How do occupational rehabilitation clinicians approach participants on long-term sick leave in order to facilitate return to work? - A focus-group study
Journal article, Peer reviewed
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Original versionEftedal, M. (et al.) How do occupational rehabilitation clinicians approach participants on long-term sick leave in order to facilitate return to work? - A focus-group study. BMC Health Services Research. 2017, 17(744) 10.1186/s12913-017-2709-y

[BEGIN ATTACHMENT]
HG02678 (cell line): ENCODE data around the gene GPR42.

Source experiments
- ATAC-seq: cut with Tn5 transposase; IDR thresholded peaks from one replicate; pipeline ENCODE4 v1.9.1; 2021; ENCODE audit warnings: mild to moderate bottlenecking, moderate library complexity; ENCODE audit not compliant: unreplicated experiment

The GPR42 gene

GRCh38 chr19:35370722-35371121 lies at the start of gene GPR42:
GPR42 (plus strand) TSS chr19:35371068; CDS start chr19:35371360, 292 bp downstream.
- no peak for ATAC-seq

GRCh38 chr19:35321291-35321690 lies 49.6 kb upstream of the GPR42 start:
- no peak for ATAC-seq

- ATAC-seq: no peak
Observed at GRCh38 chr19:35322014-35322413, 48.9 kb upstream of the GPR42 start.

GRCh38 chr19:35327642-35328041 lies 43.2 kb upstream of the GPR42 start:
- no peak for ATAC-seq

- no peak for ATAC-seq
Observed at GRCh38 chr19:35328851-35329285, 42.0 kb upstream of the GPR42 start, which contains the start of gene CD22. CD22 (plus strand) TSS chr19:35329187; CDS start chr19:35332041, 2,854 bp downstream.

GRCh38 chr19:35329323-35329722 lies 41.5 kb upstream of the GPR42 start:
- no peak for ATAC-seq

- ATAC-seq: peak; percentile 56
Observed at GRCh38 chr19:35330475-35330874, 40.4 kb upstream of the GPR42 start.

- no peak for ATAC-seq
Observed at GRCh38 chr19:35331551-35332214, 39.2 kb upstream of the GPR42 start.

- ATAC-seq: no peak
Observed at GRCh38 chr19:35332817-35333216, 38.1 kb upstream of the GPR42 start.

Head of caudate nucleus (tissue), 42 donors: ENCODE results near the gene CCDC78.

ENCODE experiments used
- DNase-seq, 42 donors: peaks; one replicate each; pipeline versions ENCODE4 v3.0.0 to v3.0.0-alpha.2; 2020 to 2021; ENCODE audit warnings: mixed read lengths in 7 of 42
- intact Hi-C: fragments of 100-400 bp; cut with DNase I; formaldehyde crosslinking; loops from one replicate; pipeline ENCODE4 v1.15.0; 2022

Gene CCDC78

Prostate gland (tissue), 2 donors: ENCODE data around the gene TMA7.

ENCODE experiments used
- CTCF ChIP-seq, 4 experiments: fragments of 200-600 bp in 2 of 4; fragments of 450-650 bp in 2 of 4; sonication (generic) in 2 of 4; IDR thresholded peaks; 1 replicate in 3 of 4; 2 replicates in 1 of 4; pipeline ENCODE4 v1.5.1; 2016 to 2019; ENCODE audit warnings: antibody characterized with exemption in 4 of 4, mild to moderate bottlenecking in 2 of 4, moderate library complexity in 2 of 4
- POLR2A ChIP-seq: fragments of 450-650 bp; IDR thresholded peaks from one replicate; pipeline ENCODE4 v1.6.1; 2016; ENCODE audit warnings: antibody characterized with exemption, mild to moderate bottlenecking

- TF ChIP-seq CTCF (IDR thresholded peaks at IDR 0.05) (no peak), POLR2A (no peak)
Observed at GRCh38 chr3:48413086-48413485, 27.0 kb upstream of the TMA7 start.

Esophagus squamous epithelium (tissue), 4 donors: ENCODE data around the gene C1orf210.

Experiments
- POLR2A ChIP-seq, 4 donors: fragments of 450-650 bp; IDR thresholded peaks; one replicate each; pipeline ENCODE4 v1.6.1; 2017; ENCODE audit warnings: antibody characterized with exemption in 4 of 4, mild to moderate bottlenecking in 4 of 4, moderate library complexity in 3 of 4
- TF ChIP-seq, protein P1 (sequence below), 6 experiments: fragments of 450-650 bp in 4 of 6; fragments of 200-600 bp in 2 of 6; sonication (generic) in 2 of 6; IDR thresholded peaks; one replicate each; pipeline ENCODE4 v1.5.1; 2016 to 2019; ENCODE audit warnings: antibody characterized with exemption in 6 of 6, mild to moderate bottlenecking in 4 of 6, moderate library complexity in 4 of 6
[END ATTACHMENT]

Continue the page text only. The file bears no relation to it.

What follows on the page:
Background The objective of this study was to explore occupational rehabilitation clinicians’ experiences on how to approach their participants on long-term sick leave in order to facilitate return to work (RTW). Methods An exploratory qualitative design was used. Four focus groups were conducted with 29 clinicians working on interdisciplinary inpatient and outpatient occupational rehabilitation teams in Norway. The clinicians shared narratives from clinical practice. Transcripts were analysed, and results were reported by use of systematic text condensation. Results The clinicians used several approaches to facilitate RTW among individuals on sick leave. Three themes emerged as especially important in order to succeed: 1) To get a basic understanding of the participant’s life-world through a mapping process; 2) To build a therapeutic alliance through communication characterised by sensitivity to the participants’ needs and emotional concerns; and 3) To initiate processes of change that increase the possibilities for RTW. Four main areas targetable for change were identified, three directed at the individual and one encompassing the participants’ surroundings. These approaches were: a) To increase feelings of confidence and coping; b) To increase the participants’ awareness of their own limits; c) To challenge inefficient and negative attitudes and thoughts related to the sick-role; and d) Close and immediate dialogue with key stakeholders. Conclusions To increase the possibilities for RTW among individuals on long-term sick leave, a thorough mapping process and the construction of a therapeutic alliance are seen as crucial elements in approaches by occupational rehabilitation clinicians. By gaining the participants’ trust and identifying their barriers and possibilities for work, the clinicians can target modifiable factors, especially at the individual level, and obstacles for RTW in their individual surroundings. This study elucidates what occupational rehabilitation clinicians do, say and provide to increase their participants’ abilities and possibilities to RTW.